When earning points, it’s always important to have an eventual redemption goal in mind, especially during these strange times when our points balances are racking up faster than we can hope to spend them.
As we continue to daydream about our future travels, I thought it would be helpful to talk about the differences in how far our points will go in different parts of the world.
After all, due to many underlying factors, like cost, popularity, and flight availability, some regions around the world are fundamentally easier to “do on points” than others.
In this post, let’s take a tour around the globe and identify which places are “easiest” for smoothly executing our Miles & Points strategies and booking a highly optimized trip.
In This Post
1. South East Asia
South East Asia is commonly regarded as a backpacker’s paradise because of the cheap cost of travel and living, and for the same reasons, it would also be my top choice for a more luxurious trip using points that doesn’t break the bank.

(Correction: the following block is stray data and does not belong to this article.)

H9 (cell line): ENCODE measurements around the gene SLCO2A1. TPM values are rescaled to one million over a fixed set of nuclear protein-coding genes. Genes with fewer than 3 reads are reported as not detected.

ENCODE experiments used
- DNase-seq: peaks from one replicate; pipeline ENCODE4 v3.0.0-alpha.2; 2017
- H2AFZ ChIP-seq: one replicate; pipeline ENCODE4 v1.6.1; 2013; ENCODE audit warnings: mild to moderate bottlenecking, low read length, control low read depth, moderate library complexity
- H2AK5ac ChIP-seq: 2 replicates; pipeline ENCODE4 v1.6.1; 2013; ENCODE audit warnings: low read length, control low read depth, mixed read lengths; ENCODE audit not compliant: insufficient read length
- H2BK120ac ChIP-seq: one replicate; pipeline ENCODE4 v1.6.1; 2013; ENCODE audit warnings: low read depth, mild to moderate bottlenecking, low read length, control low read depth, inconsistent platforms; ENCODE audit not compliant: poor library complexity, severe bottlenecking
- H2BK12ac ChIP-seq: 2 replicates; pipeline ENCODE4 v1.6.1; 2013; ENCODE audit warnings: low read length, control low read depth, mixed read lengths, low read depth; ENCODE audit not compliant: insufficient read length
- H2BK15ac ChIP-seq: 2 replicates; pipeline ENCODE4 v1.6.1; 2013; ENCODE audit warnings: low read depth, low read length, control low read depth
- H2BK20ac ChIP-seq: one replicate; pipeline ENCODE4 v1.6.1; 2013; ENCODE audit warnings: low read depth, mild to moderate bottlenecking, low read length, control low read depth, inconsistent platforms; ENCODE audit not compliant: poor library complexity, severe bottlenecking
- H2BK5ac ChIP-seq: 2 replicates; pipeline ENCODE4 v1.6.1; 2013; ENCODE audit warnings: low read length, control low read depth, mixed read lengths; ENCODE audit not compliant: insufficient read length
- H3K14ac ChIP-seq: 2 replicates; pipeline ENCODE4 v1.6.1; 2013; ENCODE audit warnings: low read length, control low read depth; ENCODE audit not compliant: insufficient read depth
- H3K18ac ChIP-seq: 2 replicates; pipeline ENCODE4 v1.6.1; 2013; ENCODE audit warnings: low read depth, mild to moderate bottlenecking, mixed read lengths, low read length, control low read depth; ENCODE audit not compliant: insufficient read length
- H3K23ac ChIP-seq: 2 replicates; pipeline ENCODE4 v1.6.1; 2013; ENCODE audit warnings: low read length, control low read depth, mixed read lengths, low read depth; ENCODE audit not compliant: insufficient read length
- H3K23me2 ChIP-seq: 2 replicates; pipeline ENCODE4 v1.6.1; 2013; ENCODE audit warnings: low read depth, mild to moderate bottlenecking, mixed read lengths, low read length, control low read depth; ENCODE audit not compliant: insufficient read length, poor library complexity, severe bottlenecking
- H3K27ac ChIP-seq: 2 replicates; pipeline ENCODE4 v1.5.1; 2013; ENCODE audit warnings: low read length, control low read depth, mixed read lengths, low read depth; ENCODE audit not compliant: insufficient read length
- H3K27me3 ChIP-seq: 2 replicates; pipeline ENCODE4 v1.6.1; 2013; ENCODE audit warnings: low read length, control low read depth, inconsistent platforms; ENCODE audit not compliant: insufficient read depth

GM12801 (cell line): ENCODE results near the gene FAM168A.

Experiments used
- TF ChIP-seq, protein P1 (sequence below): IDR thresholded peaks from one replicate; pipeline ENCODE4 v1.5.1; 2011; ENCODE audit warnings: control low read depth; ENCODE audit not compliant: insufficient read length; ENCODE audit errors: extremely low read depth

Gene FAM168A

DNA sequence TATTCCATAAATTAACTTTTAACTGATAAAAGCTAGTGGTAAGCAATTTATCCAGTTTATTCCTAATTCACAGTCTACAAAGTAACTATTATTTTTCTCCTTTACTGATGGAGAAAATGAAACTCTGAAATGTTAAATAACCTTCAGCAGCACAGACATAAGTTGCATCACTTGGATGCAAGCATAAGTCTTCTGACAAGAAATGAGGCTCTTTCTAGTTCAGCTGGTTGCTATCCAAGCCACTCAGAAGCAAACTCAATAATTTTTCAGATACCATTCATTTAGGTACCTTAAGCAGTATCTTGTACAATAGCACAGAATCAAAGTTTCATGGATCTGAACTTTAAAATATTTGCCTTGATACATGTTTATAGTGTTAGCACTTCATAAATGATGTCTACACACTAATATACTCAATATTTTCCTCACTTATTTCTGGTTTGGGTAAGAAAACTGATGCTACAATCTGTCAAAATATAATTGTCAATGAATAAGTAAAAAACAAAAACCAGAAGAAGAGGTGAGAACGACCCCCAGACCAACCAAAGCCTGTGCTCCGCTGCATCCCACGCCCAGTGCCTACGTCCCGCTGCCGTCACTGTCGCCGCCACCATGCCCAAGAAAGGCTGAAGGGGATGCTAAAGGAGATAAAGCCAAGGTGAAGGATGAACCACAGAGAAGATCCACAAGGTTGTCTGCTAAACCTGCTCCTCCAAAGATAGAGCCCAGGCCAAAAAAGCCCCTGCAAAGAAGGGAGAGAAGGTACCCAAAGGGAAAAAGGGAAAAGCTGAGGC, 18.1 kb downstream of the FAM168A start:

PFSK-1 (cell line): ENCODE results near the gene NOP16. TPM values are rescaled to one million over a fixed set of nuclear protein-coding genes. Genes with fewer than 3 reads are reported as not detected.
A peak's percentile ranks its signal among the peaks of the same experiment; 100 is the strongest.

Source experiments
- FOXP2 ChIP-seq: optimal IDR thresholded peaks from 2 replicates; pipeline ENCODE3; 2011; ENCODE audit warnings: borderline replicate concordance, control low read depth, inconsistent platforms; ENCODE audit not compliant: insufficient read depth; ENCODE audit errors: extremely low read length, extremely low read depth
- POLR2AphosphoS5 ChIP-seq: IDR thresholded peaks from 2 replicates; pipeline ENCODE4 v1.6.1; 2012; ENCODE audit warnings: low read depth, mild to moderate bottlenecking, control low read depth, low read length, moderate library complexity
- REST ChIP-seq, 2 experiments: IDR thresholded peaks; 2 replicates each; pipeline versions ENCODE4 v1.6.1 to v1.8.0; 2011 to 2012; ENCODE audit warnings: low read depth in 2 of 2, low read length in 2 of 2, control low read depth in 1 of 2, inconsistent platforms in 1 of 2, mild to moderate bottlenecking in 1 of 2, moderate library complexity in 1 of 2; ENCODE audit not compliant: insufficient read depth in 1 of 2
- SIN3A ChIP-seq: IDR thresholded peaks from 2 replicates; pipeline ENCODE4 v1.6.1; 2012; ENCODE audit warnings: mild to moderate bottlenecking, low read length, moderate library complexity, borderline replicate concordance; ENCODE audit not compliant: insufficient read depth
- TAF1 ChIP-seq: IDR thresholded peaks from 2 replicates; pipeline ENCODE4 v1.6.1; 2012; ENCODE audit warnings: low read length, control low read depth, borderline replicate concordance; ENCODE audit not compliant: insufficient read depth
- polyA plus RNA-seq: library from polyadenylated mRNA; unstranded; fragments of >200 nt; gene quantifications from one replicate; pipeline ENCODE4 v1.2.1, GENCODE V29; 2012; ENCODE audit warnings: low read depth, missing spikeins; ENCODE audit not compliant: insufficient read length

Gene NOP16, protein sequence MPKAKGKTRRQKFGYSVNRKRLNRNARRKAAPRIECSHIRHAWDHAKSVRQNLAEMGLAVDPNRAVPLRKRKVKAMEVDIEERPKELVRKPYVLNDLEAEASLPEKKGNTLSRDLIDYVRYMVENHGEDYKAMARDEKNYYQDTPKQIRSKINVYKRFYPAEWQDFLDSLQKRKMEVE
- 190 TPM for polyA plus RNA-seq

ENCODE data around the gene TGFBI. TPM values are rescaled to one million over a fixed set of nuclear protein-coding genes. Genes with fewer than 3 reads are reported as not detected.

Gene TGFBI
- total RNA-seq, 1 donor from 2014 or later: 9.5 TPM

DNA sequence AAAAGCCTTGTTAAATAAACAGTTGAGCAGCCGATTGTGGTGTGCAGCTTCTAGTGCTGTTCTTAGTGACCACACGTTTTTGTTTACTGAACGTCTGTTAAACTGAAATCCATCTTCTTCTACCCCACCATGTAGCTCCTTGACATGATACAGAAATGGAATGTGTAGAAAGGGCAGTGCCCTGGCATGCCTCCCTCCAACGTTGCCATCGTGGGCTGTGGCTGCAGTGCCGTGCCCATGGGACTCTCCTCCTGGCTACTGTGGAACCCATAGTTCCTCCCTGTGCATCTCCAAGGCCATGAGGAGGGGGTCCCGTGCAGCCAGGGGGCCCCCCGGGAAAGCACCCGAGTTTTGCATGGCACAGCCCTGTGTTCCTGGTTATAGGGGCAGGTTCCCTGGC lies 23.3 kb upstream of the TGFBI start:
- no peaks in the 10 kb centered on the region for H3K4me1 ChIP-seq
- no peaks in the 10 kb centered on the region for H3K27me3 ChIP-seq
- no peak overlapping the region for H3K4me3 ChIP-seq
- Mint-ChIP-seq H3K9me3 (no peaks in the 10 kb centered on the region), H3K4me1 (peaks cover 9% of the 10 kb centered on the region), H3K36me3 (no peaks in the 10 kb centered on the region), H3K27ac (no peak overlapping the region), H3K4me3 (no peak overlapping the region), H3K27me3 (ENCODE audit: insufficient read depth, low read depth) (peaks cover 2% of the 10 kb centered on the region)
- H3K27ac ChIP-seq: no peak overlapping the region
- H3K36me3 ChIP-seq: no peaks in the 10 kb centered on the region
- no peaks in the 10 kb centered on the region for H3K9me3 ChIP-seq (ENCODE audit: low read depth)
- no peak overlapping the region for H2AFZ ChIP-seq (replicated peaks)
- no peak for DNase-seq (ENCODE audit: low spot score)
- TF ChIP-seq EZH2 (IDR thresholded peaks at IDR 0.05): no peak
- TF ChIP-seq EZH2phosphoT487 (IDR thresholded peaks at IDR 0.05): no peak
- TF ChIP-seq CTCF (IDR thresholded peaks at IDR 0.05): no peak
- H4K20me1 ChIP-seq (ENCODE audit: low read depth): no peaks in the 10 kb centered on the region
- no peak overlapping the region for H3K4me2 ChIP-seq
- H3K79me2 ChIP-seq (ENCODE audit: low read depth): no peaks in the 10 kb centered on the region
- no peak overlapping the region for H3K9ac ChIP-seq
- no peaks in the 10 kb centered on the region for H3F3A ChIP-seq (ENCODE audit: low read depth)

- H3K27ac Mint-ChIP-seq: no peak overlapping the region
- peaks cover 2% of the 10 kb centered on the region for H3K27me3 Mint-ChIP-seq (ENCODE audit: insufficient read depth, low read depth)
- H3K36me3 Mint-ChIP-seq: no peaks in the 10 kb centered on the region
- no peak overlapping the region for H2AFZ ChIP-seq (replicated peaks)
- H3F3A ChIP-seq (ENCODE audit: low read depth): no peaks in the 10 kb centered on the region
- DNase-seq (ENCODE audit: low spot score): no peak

If you wanted to experience a higher level of luxury, First Class redemptions with the latter two can also give you a dream start and end to your South East Asia trip.
In addition, you have the possibility of flying the “long way around” through Europe or the Middle East (perhaps linking together one of the other points-friendly destinations on this list).
Indeed, recall that one of the best sweet spots with Aeroplan these days is to fly to the “Asia 3” region – ideally optimized for South East Asia trips – for 85,000 Aeroplan points in business class.